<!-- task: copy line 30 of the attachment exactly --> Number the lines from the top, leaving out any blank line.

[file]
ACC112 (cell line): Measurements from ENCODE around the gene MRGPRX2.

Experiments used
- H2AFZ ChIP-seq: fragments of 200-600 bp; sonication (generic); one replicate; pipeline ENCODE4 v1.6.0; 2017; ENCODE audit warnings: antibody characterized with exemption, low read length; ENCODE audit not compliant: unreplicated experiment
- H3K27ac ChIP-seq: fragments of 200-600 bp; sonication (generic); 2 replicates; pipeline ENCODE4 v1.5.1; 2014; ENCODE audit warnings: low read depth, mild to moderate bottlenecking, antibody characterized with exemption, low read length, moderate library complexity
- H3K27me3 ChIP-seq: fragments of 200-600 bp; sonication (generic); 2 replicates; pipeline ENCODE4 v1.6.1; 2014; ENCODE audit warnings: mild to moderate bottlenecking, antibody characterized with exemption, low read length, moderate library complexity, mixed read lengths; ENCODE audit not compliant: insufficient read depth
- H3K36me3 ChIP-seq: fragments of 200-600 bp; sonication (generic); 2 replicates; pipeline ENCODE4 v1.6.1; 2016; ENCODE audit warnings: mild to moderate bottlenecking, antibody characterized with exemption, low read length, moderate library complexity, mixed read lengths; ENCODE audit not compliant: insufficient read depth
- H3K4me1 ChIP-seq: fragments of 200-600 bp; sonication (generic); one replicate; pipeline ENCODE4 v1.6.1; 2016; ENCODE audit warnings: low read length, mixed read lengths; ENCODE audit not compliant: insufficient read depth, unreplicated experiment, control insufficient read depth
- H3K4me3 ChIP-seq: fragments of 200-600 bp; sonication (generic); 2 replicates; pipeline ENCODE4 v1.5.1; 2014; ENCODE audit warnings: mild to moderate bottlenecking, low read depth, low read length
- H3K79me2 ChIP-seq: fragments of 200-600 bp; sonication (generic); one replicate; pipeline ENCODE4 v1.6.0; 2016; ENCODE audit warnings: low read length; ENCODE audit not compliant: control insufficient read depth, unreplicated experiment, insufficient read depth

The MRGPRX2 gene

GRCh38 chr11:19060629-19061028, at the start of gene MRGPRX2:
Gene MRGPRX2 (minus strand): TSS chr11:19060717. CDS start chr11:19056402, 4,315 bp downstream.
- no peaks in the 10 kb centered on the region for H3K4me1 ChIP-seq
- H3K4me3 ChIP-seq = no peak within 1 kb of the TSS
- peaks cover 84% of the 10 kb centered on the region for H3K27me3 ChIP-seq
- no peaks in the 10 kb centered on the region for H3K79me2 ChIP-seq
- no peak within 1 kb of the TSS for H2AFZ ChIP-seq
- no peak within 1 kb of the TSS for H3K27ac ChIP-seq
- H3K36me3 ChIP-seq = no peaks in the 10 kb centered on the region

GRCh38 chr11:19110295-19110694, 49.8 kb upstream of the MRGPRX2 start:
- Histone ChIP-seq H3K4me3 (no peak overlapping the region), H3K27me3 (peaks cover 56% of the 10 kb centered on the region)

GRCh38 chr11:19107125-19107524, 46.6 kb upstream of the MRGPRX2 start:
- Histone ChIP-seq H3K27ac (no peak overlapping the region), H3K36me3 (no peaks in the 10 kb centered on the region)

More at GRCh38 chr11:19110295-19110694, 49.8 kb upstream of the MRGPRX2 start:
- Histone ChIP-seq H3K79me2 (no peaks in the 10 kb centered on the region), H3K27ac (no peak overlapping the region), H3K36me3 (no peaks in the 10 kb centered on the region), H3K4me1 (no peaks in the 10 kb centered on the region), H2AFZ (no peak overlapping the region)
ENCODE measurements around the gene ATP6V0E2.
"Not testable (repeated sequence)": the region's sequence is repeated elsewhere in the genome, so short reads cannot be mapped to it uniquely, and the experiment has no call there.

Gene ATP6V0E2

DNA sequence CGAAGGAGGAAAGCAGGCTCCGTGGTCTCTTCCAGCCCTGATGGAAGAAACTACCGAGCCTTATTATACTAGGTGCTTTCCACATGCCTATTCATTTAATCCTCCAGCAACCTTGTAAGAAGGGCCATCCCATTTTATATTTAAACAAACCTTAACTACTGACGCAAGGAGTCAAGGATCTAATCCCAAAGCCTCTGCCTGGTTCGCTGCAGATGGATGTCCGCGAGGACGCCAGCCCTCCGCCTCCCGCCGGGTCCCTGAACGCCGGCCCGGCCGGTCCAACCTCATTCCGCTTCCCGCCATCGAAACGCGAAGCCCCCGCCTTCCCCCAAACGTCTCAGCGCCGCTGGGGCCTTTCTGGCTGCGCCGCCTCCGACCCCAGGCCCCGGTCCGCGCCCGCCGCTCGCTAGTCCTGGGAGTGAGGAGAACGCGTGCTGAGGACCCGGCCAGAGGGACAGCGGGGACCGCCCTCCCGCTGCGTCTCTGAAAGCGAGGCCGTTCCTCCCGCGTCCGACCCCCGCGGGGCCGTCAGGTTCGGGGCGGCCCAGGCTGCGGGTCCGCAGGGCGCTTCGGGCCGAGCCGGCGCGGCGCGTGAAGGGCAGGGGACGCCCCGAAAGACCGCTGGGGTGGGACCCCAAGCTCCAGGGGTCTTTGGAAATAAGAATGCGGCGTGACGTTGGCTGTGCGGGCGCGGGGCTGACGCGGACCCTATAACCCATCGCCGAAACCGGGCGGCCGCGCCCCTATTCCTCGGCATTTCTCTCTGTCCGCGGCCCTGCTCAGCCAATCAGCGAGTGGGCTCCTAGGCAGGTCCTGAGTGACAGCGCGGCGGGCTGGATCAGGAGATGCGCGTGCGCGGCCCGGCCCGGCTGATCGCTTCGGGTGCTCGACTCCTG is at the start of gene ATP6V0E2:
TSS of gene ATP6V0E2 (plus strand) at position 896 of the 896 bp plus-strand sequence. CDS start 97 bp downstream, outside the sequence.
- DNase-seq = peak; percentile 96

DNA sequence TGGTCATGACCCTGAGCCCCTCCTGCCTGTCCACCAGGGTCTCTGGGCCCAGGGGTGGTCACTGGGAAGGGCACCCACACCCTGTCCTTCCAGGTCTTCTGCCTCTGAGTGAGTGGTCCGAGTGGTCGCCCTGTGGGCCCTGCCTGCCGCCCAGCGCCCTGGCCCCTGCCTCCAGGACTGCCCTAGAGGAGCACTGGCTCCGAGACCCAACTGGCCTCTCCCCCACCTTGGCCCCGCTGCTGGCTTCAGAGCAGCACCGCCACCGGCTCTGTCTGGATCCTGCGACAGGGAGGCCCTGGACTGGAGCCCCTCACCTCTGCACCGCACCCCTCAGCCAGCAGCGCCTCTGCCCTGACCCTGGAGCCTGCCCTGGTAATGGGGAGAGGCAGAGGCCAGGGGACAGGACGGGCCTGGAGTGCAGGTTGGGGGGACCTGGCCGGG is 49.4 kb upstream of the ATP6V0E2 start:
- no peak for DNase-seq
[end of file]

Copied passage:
TSS of gene ATP6V0E2 (plus strand) at position 896 of the 896 bp plus-strand sequence. CDS start 97 bp downstream, outside the sequence.